Catalytic hydrogenation of 1,2,4-triazolium-3-aminides 7 with H2 and Pd/C in methanol selectively cleaves the N1–Cbenzyl bond and yields the neutral N-benzyl-N’-(4-benzylamino-4H-1,2,4-triazol-3-yl)benzohydrazides 10 in high yields (Scheme 5). In the case of 7c, the nitro groups are concomitantly reduced to NH2 groups and the bis(aminophenyl) derivative 10c is obtained. Thus, highly substituted and functionalized 1,2,4-triazoles can easily be prepared from TAG-Cl (1) in four steps.

[1860-5397-13-57-i5]

Scheme 5: Catalytic hydrogenation/debenzylation of betaines 7.

Solid-state structures of salts 8b and 9b

The crystal structure of salt 8b (Figure 2) shows a nearly planar core of the molecule (the triazole ring, N4, N5, N6). One face of this core is occupied by the three benzylic substituents, leaving the other face open for the chloride anion which is held in place by two N–H···Cl hydrogen bonds, one of them being very short (d(H···Cl) = 2.11(2) Å, d(N···Cl) = 3.060(1) Å) and linear and the other one much longer and non-linear. Short N–H···Cl hydrogen bonds have also been found in the crystal structures of related compounds, such as II·HCl·CH3OH (d(H···Cl) = 2.36 Å, d(N···Cl) = 3.15 Å [35]) and a 2-phenylamino-1,3,4-thiadiazolium chloride (2.05/3.00 Å [36]). In the packing arrangement of the crystal, the chloride ions are found in anion channels oriented along the 21 screw axis parallel to the crystallographic a-axis of the orthorhombic unit cell (space group P212121).

[1860-5397-13-57-2]

Figure 2: Left: molecular structure of 8b in the solid state (OLEX2 plot). Right: crystal structure viewed along the crystallographic a-axis. Selected bond lengths (Å): C1–N1 1.317(2), C1–N3 1.372(2), C1–N5 1.349(2), N1–N2 1.388(2), C2–N2 1.319(2), C2–N3 1.352(2), N3–N4 1.412(2). Hydrogen bonds: N5–H···Cl: N5···Cl 3.060(1) Å, NH···Cl 2.11(2) Å, <(N5–H···Cl) 176(2)°; N4–H···Cl, N4···Cl 3.320(2) Å, NH···Cl 2.53(2) Å, <(N4–H···Cl) 148(2)°.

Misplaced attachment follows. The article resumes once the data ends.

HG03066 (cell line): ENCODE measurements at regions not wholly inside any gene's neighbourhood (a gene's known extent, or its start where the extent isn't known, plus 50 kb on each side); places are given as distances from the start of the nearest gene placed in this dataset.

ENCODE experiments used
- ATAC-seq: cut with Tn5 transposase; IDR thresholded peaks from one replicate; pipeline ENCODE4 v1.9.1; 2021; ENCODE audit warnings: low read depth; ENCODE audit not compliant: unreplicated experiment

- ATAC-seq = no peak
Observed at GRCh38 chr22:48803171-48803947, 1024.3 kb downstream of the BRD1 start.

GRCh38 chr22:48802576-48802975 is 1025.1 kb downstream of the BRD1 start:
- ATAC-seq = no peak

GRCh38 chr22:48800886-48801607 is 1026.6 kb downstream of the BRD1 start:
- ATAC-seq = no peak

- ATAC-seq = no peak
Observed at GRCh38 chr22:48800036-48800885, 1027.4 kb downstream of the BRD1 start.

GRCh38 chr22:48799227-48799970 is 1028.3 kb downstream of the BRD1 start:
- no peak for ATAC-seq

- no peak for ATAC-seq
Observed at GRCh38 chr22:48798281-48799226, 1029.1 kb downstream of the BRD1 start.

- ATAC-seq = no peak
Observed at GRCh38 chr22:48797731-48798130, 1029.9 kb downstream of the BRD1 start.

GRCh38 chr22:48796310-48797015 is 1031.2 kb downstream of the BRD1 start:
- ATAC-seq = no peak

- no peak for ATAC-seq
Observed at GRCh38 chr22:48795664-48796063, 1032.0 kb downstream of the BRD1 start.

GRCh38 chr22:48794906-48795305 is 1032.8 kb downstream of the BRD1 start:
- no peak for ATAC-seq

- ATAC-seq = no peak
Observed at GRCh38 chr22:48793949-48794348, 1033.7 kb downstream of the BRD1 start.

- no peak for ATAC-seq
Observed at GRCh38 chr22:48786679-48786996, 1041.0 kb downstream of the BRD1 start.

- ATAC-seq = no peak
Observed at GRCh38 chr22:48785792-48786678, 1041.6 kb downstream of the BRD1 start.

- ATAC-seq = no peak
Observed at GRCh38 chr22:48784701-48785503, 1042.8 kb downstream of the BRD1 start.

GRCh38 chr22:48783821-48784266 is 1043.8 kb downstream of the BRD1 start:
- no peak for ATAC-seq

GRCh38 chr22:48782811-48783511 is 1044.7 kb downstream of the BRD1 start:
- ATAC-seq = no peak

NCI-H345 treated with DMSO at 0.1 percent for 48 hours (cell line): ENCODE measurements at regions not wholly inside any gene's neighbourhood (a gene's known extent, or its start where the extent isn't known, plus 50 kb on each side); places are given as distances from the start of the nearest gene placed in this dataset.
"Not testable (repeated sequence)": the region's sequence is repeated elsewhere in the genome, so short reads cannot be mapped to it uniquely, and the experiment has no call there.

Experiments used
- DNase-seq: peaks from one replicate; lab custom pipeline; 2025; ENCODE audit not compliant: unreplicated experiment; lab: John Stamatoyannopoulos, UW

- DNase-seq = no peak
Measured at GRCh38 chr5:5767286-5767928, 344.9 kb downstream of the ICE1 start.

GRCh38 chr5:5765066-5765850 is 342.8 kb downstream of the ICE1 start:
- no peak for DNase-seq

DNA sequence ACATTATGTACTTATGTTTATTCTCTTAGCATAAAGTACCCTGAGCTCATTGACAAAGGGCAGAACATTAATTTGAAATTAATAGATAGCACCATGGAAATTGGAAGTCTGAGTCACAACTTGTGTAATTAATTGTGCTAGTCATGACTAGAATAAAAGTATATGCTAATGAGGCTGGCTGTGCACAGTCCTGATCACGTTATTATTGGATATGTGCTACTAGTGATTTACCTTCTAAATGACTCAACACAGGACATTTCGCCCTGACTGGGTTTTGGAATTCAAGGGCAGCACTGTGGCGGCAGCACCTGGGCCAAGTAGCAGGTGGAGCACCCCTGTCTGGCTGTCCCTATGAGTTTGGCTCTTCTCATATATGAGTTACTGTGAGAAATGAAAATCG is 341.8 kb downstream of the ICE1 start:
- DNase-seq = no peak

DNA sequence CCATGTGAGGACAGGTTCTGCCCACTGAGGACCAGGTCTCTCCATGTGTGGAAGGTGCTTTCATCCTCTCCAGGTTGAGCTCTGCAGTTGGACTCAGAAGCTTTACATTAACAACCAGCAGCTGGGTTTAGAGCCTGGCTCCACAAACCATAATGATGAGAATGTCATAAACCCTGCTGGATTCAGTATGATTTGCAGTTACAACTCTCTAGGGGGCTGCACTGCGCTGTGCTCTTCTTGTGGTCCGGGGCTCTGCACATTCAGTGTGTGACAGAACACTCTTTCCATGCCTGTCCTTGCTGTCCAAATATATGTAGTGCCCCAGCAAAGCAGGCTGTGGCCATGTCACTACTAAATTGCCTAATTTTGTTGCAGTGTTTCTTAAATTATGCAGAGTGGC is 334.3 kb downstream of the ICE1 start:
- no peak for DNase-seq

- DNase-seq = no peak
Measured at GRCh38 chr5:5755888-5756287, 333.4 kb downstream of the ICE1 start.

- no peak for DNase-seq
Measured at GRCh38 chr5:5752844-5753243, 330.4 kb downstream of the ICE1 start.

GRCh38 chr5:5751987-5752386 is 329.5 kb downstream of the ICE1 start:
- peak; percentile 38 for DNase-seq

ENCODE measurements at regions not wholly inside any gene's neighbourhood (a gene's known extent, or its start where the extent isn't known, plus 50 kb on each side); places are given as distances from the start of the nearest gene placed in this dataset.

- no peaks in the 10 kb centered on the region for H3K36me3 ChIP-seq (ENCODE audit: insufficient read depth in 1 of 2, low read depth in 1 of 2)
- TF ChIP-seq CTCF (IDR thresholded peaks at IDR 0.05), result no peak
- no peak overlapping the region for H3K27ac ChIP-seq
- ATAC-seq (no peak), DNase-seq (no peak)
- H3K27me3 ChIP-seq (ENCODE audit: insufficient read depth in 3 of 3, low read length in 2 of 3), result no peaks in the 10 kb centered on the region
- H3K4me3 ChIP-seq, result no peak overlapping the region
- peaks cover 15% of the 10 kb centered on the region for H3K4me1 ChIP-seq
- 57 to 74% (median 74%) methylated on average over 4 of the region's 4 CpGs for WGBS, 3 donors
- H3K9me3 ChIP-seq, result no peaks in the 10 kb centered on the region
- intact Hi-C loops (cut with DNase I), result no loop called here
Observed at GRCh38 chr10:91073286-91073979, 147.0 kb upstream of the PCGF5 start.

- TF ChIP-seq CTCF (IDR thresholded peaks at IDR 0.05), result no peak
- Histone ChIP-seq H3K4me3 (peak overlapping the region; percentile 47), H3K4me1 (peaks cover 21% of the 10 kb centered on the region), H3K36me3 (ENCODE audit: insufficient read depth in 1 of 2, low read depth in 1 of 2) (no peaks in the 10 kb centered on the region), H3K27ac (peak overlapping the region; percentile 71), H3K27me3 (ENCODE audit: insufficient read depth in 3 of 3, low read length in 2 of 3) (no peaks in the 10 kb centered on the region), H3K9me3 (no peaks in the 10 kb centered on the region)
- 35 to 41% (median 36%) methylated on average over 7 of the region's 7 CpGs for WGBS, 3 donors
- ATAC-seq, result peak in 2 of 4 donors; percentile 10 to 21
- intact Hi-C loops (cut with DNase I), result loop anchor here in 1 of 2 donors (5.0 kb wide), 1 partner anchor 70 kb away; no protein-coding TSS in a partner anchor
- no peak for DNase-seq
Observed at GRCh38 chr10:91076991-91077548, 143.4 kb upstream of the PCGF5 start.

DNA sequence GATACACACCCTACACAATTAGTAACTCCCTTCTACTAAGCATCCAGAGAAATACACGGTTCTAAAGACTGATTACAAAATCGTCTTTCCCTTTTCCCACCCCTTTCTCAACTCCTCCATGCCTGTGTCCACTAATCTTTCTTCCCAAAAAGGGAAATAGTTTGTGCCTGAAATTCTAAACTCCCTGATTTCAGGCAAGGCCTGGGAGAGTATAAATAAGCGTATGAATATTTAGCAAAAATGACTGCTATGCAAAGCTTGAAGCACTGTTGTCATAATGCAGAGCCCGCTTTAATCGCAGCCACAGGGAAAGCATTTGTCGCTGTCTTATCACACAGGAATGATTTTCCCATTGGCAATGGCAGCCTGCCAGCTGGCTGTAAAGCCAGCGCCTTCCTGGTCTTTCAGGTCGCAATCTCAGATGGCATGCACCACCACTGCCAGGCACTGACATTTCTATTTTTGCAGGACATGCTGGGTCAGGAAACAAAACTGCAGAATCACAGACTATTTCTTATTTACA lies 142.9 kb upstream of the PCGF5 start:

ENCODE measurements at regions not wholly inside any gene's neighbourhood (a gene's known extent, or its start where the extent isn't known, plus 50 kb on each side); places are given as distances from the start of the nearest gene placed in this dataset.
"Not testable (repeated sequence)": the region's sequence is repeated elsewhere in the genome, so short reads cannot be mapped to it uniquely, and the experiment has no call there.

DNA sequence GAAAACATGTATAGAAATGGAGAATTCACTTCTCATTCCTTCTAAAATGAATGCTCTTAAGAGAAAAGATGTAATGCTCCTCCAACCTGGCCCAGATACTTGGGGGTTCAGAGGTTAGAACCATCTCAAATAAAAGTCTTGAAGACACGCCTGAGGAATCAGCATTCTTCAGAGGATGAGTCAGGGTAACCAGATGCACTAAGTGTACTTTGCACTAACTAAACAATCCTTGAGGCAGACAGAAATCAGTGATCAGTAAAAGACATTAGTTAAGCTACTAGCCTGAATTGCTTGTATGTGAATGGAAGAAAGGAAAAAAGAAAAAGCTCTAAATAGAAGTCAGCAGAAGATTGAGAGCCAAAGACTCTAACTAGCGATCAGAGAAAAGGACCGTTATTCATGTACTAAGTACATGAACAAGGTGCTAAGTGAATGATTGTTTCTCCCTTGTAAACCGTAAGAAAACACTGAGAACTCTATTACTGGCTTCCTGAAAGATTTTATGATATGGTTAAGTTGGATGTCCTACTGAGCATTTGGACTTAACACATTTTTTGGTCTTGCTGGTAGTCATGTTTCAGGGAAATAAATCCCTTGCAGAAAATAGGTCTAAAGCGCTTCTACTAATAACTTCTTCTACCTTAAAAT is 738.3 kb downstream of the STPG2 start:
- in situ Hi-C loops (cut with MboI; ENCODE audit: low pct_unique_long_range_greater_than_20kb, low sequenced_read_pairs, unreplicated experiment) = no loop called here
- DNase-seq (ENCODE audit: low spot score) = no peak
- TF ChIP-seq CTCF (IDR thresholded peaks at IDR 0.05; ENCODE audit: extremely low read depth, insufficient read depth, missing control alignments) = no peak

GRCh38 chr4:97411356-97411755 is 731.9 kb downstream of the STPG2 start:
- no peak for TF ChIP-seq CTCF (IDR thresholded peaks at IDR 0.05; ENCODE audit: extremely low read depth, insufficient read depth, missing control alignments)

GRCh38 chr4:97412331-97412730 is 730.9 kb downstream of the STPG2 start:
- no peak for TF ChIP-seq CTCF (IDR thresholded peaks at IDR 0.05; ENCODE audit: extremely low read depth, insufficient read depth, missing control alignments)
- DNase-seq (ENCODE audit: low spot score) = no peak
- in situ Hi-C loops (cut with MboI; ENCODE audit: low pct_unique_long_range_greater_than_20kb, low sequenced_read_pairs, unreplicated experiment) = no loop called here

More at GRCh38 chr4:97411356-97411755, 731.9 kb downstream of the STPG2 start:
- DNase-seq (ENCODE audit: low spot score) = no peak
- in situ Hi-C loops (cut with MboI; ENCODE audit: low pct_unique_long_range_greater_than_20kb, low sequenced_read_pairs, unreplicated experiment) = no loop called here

The molecular shape of the cation of 1,2,4-triazolium triflate 9b in the solid state (Figure 3) is similar to that of 8b. However, the uptake of one water molecule per formula unit has resulted in different hydrogen bond patterns. A centrosymmetric hydrogen-bonded dimer (CF3SO3·H2O)2 is present which is connected to two cations through hydrogen bonds with N4–H as the donor and the oxygen atom of water as the acceptor (Figure 3, right).

[1860-5397-13-57-3]

Figure 3: Left: solid-state structure of 9b·H2O (ORTEP plot). Right: centrosymmetric hydrogen-bonded dimer of (CF3SO3)·H2O (Mercury plot); the substituents at the triazole ring are not complete. Selected bond lengths (Å): C1–N1 1.309(3), C1–N3 1.376(3), C1–N5 1.376(3), N1–N2 1.378(3), C2–N2 1.314(3), C2–N3 1.366(3), N3–N4 1.400(3). Hydrogen bonds: N4–H···O11, N4–H 0.89(4) Å, N···O11 2.946(3) Å, H···O11 2.22(4) Å, <(N4–H···O11) 139(3)°; O11–Hb···O8, O11–Hb 1.01 Å, O11···O8 3.023(4) Å, Hb···O8 2.02 Å, <(O11–Hb···O8) 170°; O11–Ha···O8 (1−x, 1−y, 1−z), O11–Ha 0.95 Å, O11···O8 2.979(3) Å, Ha···O8 2.05 Å, <(O11–Ha···O8) 169°.